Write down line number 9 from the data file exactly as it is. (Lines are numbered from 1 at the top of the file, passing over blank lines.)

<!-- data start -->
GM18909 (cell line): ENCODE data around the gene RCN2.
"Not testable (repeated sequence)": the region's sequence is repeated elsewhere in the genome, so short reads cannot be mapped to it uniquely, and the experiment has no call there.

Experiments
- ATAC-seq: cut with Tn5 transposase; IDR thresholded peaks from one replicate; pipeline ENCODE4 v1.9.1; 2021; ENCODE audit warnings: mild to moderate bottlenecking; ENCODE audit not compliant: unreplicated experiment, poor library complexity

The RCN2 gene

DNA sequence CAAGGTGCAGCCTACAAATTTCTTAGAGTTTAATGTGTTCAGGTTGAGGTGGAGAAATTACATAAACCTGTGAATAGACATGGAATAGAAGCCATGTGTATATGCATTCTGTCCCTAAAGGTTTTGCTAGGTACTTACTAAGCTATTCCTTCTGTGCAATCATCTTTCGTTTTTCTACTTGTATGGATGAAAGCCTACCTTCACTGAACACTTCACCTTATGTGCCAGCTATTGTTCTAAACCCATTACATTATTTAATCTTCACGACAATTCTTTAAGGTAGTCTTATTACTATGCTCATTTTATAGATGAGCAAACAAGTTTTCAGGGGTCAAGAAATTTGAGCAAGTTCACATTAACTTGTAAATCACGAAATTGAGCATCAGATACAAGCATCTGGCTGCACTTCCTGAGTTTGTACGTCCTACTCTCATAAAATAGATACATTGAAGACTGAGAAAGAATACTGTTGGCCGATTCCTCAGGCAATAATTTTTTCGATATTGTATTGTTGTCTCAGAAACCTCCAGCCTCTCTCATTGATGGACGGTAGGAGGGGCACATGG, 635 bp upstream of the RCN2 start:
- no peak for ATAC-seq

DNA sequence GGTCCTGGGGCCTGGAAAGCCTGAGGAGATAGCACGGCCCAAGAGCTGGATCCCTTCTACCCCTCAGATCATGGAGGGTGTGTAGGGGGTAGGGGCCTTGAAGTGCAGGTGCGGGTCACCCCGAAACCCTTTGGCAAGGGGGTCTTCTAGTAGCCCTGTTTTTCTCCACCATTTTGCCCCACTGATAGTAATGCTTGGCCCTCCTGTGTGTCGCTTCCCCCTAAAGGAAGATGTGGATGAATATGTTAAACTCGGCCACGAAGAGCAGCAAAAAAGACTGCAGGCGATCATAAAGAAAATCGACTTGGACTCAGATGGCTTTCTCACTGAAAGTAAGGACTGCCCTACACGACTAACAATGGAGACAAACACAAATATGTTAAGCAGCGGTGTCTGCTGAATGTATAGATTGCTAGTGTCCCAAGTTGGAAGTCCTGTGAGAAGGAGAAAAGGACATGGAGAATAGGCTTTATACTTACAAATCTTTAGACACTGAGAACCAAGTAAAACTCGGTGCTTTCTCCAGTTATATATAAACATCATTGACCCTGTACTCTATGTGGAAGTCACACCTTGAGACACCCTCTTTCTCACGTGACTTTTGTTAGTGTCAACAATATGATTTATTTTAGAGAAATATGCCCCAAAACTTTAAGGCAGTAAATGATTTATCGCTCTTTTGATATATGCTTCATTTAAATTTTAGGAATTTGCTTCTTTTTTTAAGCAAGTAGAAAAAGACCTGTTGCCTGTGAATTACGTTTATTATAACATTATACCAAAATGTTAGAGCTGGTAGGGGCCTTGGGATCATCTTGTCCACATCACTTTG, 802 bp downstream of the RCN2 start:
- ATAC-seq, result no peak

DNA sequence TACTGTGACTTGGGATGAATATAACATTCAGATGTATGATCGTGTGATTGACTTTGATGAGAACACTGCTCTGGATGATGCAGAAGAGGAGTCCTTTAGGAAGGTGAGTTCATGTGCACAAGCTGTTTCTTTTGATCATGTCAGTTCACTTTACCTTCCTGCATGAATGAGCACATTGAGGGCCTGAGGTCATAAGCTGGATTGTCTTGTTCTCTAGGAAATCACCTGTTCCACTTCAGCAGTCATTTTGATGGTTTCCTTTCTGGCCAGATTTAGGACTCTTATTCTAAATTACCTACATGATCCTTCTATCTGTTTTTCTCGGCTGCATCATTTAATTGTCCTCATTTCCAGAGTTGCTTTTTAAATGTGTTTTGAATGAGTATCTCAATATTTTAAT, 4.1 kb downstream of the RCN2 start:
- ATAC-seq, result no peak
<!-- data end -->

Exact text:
- ATAC-seq, result no peak